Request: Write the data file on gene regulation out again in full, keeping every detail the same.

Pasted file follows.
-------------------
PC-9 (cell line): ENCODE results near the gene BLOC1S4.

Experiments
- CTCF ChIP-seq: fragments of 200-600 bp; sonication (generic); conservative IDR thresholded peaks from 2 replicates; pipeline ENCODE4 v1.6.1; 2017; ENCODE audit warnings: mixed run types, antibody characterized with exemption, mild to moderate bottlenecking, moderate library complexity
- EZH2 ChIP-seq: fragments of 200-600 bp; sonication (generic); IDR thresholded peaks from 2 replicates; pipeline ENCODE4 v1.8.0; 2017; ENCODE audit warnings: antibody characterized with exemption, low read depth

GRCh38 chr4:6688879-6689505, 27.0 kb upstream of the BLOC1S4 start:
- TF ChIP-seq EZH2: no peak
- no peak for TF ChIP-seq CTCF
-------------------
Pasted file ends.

PC-9 (cell line): ENCODE results near the gene BLOC1S4.

Experiments
- CTCF ChIP-seq: fragments of 200-600 bp; sonication (generic); conservative IDR thresholded peaks from 2 replicates; pipeline ENCODE4 v1.6.1; 2017; ENCODE audit warnings: mixed run types, antibody characterized with exemption, mild to moderate bottlenecking, moderate library complexity
- EZH2 ChIP-seq: fragments of 200-600 bp; sonication (generic); IDR thresholded peaks from 2 replicates; pipeline ENCODE4 v1.8.0; 2017; ENCODE audit warnings: antibody characterized with exemption, low read depth

GRCh38 chr4:6688879-6689505, 27.0 kb upstream of the BLOC1S4 start:
- TF ChIP-seq EZH2: no peak
- no peak for TF ChIP-seq CTCF